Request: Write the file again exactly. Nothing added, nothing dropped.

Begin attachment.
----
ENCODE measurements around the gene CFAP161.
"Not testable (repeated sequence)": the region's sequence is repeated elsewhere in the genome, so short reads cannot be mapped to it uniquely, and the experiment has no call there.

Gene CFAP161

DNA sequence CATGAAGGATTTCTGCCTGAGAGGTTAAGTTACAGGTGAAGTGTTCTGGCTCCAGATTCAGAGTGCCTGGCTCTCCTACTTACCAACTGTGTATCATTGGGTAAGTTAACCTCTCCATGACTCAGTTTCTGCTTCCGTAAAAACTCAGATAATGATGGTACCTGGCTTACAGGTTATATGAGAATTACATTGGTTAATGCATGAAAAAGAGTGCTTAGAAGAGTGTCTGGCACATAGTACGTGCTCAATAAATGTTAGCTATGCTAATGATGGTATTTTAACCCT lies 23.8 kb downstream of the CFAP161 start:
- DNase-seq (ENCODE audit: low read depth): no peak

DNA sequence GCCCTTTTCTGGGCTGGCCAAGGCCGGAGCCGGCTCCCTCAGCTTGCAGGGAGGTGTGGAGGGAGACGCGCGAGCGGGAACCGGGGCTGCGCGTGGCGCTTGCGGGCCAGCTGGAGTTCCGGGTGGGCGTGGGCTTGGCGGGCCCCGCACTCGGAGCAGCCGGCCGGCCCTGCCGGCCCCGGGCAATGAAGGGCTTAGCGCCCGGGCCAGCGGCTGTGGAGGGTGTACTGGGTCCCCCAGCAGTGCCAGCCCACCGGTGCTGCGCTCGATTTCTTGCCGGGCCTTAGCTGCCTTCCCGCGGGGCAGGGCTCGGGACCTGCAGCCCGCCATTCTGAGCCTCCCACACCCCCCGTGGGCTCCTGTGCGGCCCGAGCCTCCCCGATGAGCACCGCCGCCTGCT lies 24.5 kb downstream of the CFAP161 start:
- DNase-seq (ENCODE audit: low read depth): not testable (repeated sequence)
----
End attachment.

ENCODE measurements around the gene CFAP161.
"Not testable (repeated sequence)": the region's sequence is repeated elsewhere in the genome, so short reads cannot be mapped to it uniquely, and the experiment has no call there.

Gene CFAP161

DNA sequence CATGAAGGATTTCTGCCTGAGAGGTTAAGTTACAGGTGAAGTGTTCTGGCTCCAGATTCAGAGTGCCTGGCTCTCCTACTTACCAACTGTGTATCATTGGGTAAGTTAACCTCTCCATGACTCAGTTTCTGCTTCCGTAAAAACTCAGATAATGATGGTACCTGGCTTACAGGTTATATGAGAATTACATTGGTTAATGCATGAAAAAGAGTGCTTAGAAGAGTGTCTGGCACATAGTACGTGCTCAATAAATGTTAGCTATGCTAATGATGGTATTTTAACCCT lies 23.8 kb downstream of the CFAP161 start:
- DNase-seq (ENCODE audit: low read depth): no peak

DNA sequence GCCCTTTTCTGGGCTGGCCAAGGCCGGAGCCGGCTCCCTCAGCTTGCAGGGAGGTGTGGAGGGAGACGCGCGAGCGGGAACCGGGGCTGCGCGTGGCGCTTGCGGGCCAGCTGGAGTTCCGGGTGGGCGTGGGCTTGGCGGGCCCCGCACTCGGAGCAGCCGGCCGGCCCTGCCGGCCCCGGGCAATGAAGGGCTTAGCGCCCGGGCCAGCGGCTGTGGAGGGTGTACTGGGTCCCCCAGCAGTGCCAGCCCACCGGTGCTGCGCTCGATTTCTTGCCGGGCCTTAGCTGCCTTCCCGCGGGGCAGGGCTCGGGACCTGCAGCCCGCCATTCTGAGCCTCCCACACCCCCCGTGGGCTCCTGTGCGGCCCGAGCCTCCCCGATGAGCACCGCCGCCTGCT lies 24.5 kb downstream of the CFAP161 start:
- DNase-seq (ENCODE audit: low read depth): not testable (repeated sequence)